A journalistic retelling of the moment that NSA leaker Reality Winner was confronted by the FBI.
Directed by Tina Satter
Starring Sydney Sweeney, Josh Hamilton, and Marchant Davis
Review by Jon Kissel
Enacted in WWI nationalistic fervor, the Espionage Act is a blunt tool that the government can break out whenever it wants to bring the hammer down on leakers, including those who expose crimes by the US government at home and abroad. In the War on Terror era, Chelsea Manning and Edward Snowden are only the most well-known conscientious leakers. Amongst many others, Daniel Hale, descendant of Revolutionary icon Nathan Hale, released documents about the drone program, John Kiriakou disclosed information about torture, and Terry Albury exposed the surveillance and infiltration of American Muslim communities. These men weren’t trying to sell out the government to foreign adversaries, but inform the American public of crimes done in their names and felt there was no alternative way to do so that precluded them serving jail time. Reality Winner is an interesting addition to this clan of whistleblowers, as what she gave to the press was malfeasance from a foreign government towards the same government that tapped Angela Merkel’s personal phone. It’s harder to feel righteously indignant about her actions, understandable as they might be. Who wouldn’t find it difficult to be in a position to shut up Sean Hannity and do nothing? Tina Satter’s Reality, adapted from a play that is itself adapted from the FBI transcript of Winner’s initial interrogation, doesn’t portray Winner in the way Oliver Stone portrayed Snowden. She’s not wracked by guilt over what her bosses are doing, but is a little too trusting and a little naïve and tired of hearing bloviating conservative voices. Reality is a character study and a smaller film befitting Winner’s more impulsive actions, but the insignificance of her actions doesn’t stop her from looking like a nail to the government’s hammer.
With his 34th film, Steven Spielberg isn’t going for spectacle or the weight of grand historical events. In the Fabelmans, Spielberg is changing all the broken family subtext in so many of his movies into text, finally making an autobiographical film about his childhood unencumbered by aliens, friendly or otherwise. As he approaches his ninth decade, Spielberg is still able to connect to the wonder of a child, only this time, the child is him. A combination of finding the passion that will sustain a life and uncovering adult messiness, the Fabelmans is likely to be Spielberg’s only crack at his upbringing though there’s enough material there for another attempt. While this go is imperfect in its broad scope, one of the great American artists and perhaps the greatest pop artist is incapable of making anything less than a thoughtful and propulsive film, as long as we agree that Ready Player One never happened.
The 21st century Golden Age of Television spent its first decade saying a lot about modern masculinity, from Tony Soprano to Walter White. These great TV protagonist, and others like them, were many things, but near the top of the list, they were deconstructions of the myth of the American male, the strong and silent type that Tony often extolled. No matter what misdeeds these guys committed, they repeatedly fell back on the 'doing it for my family' excuse. In Ruben Ostlund's excellent film Force Majeure, this theme is transported to a French ski resort, as a family's innate expectations about protection and self-sacrifice are thrown into question.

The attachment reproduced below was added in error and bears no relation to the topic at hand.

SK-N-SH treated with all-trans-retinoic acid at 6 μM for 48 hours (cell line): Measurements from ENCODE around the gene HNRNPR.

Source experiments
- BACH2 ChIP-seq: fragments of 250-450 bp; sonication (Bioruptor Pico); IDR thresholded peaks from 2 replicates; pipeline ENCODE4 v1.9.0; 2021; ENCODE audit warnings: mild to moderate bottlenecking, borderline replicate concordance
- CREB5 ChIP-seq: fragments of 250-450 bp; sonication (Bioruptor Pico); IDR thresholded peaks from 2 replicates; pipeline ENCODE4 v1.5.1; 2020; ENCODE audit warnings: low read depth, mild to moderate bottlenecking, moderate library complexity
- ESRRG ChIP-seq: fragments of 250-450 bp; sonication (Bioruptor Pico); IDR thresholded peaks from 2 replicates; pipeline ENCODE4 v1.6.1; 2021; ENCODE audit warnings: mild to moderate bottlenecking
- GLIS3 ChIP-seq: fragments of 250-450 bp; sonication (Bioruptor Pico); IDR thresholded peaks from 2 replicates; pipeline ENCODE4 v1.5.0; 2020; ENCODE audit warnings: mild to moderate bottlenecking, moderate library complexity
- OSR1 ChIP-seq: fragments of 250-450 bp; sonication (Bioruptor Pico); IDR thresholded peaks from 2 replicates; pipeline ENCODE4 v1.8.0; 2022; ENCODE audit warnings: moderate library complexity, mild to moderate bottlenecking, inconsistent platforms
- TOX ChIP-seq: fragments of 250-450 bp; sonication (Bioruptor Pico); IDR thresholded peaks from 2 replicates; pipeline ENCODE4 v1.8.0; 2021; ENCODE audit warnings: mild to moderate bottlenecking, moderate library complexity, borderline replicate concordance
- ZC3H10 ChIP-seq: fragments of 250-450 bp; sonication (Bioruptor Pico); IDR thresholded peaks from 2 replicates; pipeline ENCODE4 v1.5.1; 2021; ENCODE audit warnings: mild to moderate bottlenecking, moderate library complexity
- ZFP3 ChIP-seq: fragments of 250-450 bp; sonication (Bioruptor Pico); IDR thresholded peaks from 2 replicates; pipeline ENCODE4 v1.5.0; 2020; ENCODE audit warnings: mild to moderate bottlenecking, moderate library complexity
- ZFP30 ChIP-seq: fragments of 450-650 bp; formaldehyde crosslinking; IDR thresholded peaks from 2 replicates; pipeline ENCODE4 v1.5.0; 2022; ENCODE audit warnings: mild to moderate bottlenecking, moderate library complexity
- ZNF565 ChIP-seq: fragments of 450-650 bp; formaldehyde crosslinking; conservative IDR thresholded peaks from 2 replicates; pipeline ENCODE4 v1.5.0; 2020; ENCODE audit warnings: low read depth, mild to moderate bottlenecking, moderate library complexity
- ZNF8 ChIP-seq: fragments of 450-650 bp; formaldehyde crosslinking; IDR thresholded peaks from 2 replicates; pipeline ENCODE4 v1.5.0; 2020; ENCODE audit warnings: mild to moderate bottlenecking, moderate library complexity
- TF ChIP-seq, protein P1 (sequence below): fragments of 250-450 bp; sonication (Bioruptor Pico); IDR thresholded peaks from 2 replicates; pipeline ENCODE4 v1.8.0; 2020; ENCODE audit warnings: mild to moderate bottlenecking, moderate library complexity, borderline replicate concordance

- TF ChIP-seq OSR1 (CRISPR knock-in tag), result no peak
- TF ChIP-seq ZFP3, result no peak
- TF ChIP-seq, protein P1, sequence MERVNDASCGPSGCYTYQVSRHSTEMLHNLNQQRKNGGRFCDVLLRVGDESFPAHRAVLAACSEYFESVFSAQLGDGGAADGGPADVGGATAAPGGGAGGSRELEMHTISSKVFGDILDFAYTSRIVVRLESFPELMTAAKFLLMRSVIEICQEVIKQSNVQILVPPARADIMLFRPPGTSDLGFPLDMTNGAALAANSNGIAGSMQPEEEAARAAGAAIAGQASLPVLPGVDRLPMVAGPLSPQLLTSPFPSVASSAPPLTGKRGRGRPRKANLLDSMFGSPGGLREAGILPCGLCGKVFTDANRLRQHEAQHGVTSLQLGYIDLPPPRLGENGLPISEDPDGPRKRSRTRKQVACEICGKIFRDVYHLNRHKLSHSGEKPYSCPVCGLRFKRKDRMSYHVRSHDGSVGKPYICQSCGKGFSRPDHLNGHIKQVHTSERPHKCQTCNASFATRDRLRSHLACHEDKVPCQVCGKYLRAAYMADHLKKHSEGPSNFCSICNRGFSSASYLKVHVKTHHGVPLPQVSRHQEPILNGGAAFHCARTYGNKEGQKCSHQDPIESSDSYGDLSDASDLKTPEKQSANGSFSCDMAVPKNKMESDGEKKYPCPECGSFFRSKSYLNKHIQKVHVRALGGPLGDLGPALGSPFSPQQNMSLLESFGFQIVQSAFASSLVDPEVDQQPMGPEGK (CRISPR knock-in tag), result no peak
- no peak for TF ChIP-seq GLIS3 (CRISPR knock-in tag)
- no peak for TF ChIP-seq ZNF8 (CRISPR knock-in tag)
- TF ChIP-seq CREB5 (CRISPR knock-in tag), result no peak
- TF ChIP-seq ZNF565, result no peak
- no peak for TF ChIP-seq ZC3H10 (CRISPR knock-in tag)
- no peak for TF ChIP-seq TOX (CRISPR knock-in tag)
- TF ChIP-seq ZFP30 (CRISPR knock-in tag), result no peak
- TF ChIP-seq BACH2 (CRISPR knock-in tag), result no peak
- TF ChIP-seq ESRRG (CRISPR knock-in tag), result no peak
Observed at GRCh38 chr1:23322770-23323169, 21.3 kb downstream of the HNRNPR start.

In the time before Walk Hard, when everyone wasn’t wise to the tropes and rhythms of the musician biopic and they came out at a slower clip than they do today, What’s Love Got To Do With It experienced critical and commercial acclaim by turning one of the most energetic singers and performers into a terrified victim of spousal abuse. Tina Turner’s career can be divided into the half that she spent with her cruel husband Ike, a brief interregnum where she struggled to feed her children after divorcing Ike in a one-sided settlement, and the half that she toured the globe, selling out arenas and starring in movies opposite Mel Gibson. Brian Gibson’s film focuses entirely on the first half, a choice that doesn’t bury the film but does make the viewer consider alternatives. A good biopic is the kind that doesn’t take its subject from cradle to grave, and What’s Love Got To Do It finds a tidy arc in the portion of Turner’s life it covers.
Playwright/filmmaker brothers Martin and John Michael McDonagh have made eight films between them. In the best of them, John Michael’s Cavalry stars Brendan Gleeson as a version of Paul Schrader’s lonely man, the last decent priest during a period of maximal Irish disillusionment towards Catholicism. Martin’s experienced greater success with films like In Bruges and Three Billboards, but thanks to the brilliance of Cavalry, the superior comedy of John Michael’s The Guard, and an insistence on working on American-set films despite neither McDonagh doing their best work in the US, Martin’s been stuck in his brother’s shadow. With The Banshees of Inisherin, Martin’s finally made a film that matches his older brother by returning to the McDonagh’s ancestral home of Ireland. The bleak melancholy of the setting and the wry humor of the characters are a perfect mix in Martin’s best film to date. Despite its setting amidst the Irish Civil War, the McDonagh brothers need not fight against each other for supremacy. They can now lay claim to their own masterpieces.
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